Initially I was going to 'tag" this onto the thread showing a Model S Runabout, but thought I'd better not "high jack" the thread. For Hap and anyone else interested:
I've heard that the first Model N wasn't running by the early 1906 autoshows, and that the N shown by Ford didn't even have an engine in it, just the car with hood on were shown. Below is an article from "Automobile" magazine, with pictures, reporting on the Ford display. The second page also shows a second Modell N, giving demonstrations outside the Armory where the show was held.
Courtesy of the AACA library (things to do at Hershey when it's raining )
I had to chop up the article to fit everything. The first photo was on page 294, "Automobile", Jan 25 1906, along with the top half of the story that follows. The second photo and bottom half of the story are on page 295.
Some interesting features of this N (the "prototype") include the four wires all passing through the firewall then bundled going down to the timer. "Eye shade" Gray and Davis headlamps (same as were on our N #3 car). Narrow non tapered manifold. The wheels are non clinchers rims (our N has the same style wheels, with the holes filled and clincher rims added). There is no radiator hose connecting the engine to the radiator. Maybe this led to the theory that the Model N wasn't running by the show. However, the photo below this shows the "demonstrator" N outside the show.
The pages should be listed as #194 and 195 (not 294 and 295). Another photo of the N inside the show:
Thanks, Rob. Looks like the Northern was ahead of the T in a single casting block. Was it the one piece head that made the T unique?
It says the N had a regular Splitdorf coil on the dash. They must have meant box for 4 coils, right? Could you explain more about its ignition?
We, in Model T circles, refer to the "coil" as one of the four units inside the "coil box". I've heard collectors of other early cars refer to the whole assembly as a coil.
In the version that I have seen of your first photo, it does not appear that the spark plugs have any wires going to them. Your photo seems to show plug wires.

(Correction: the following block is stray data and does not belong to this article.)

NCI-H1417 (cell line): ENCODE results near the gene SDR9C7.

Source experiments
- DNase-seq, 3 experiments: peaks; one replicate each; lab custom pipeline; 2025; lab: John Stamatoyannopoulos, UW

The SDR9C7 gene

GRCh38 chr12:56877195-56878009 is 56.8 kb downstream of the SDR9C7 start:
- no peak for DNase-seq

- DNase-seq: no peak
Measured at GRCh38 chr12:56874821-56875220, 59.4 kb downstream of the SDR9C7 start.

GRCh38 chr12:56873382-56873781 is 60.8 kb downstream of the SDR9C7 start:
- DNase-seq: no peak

The engine looks exactly like the N prototype engine, now on display at the Piquette Plant in Detroit. Notice there is also no breather tube at the right side rear of the engine, just as with the prototype engine. The other version of this photo, which is taken at a different angle, also shows the unique transmission frame and mounting ears of the prototype. Since the engine shown in the 1906 display clearly did not, or could not, run, due to the missing radiator hose and, at least in one photo, missing plug wires, it has made me wonder if the mocked-up, non-running prototype engine at Piquette was the one installed in the car at that Jan. 1906 show.
Obviously, the argument against that thinking is that plug wires & a radiator hose could easily have been added and the car later demonstrated, as the your second photo suggests. Although, the "demonstration" photo is of an apparently parked, i.e. not in motion, car. So, did it really run at any point during the 1906 show?
Let's call the car inside the show car#1 and the outdoor car #2. #1 and #2 appear to have the horn positioned differently.
Also, car #1 seems to have a problem with the crank holder (crank won't stay upright). One pic shows the crank held up with two strings/ropes, the other pic shows the same display car with the crank down.
Car #2 doesn't seem to have that problem. Maybe #1 is just a mockup, and the crank pin isn't in.
The outdoor car (#2):
I do have a letter from a prospective buyer at the Boston Auto Show who took a ride in both the Model N and Model K demonstrator (he was writing Henry Ford complaining about the Model N ride). However, that was in March, so not an indicator that a demonstrator was running at the New York show (although that's my guess).
I just noticed this, the tires may be different styles too. You can se the retaining bolts on the outdoor car, and it doesn't look like the indoor car has the same style tire/rim?
According to Joe Galamb’s interview with Owen Bombard on 30 January 1952, page 12, they were still making changes, and detailing drawings in early 1906. This makes me think that production had not started yet, and the “N” in the show was a prototype. ( Joe did not start at Ford until 11 December 1905. )